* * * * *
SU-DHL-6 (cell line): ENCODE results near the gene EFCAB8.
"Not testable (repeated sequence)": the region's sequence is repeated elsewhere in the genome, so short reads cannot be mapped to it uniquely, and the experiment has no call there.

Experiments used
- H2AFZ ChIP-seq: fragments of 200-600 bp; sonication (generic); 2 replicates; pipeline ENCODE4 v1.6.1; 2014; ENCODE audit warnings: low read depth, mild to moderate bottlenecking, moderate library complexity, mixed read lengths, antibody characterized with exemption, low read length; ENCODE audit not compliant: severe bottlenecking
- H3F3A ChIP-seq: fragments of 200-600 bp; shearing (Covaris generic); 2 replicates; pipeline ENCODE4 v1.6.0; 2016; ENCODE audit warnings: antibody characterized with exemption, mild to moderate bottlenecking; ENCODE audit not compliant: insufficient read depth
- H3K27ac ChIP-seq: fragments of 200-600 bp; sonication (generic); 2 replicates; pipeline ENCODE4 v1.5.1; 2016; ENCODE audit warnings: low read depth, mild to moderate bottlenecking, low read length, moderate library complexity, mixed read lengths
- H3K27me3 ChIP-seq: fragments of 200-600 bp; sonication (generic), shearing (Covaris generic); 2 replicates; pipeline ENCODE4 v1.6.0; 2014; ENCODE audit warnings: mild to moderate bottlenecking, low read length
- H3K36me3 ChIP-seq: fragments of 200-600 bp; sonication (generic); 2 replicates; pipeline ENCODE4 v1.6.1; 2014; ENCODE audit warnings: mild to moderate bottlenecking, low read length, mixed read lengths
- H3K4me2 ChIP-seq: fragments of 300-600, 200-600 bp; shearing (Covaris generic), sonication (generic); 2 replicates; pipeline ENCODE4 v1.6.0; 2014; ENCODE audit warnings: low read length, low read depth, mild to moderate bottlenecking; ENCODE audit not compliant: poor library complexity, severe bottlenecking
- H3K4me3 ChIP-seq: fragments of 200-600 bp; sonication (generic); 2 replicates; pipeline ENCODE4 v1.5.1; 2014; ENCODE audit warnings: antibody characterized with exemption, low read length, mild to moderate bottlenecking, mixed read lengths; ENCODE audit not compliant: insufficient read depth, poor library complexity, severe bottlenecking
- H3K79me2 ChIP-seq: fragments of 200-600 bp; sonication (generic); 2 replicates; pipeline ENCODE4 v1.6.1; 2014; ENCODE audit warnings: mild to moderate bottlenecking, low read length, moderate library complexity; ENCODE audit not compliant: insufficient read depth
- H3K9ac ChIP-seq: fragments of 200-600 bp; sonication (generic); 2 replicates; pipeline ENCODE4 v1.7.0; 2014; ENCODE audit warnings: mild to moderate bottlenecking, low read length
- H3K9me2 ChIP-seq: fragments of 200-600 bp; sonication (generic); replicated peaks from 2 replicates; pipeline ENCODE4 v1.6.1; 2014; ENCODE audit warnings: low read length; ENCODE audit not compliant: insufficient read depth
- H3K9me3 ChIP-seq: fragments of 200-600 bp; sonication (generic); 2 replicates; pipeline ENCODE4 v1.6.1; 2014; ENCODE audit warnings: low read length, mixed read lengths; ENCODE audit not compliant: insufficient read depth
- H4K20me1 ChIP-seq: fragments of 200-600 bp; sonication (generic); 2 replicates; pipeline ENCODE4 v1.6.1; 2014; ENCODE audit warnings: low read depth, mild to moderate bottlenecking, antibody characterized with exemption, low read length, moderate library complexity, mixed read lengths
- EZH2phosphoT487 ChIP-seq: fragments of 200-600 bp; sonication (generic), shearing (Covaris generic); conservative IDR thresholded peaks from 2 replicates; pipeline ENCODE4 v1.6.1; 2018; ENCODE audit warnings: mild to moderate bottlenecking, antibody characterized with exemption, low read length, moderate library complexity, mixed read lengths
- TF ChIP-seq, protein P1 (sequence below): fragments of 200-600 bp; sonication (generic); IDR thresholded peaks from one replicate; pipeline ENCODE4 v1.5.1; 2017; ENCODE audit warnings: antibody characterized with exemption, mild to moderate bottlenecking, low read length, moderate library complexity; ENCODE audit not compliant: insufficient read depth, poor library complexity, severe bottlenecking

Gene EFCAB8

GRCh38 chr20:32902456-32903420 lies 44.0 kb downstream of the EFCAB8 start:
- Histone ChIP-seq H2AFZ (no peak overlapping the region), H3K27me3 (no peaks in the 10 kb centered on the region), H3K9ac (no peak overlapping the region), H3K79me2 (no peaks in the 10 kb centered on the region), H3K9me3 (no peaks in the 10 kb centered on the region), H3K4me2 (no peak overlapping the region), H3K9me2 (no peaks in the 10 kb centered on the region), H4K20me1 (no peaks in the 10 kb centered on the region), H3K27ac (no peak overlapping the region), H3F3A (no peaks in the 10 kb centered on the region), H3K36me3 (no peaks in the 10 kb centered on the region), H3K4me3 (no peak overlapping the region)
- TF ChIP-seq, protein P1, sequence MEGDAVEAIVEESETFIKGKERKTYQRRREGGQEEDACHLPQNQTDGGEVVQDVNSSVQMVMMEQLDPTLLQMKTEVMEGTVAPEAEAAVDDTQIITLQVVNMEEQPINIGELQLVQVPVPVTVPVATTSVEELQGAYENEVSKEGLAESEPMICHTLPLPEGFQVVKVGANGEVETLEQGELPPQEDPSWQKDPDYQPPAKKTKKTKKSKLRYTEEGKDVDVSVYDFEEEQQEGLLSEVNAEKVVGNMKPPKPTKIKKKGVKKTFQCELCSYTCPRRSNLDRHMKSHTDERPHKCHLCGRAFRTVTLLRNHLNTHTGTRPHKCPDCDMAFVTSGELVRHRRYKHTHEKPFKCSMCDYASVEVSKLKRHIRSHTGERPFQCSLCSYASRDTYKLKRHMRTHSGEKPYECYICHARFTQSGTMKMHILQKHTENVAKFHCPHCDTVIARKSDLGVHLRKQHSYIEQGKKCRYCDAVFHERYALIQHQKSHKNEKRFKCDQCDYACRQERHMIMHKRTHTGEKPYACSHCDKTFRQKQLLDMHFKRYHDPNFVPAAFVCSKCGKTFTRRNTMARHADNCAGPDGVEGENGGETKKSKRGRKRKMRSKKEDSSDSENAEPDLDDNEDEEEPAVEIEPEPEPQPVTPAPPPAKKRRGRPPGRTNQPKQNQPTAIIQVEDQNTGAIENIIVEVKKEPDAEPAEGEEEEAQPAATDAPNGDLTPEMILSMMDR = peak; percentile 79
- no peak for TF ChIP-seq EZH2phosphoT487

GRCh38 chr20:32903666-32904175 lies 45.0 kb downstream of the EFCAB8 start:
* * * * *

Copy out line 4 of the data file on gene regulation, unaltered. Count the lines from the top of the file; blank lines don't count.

- H2AFZ ChIP-seq: fragments of 200-600 bp; sonication (generic); 2 replicates; pipeline ENCODE4 v1.6.1; 2014; ENCODE audit warnings: low read depth, mild to moderate bottlenecking, moderate library complexity, mixed read lengths, antibody characterized with exemption, low read length; ENCODE audit not compliant: severe bottlenecking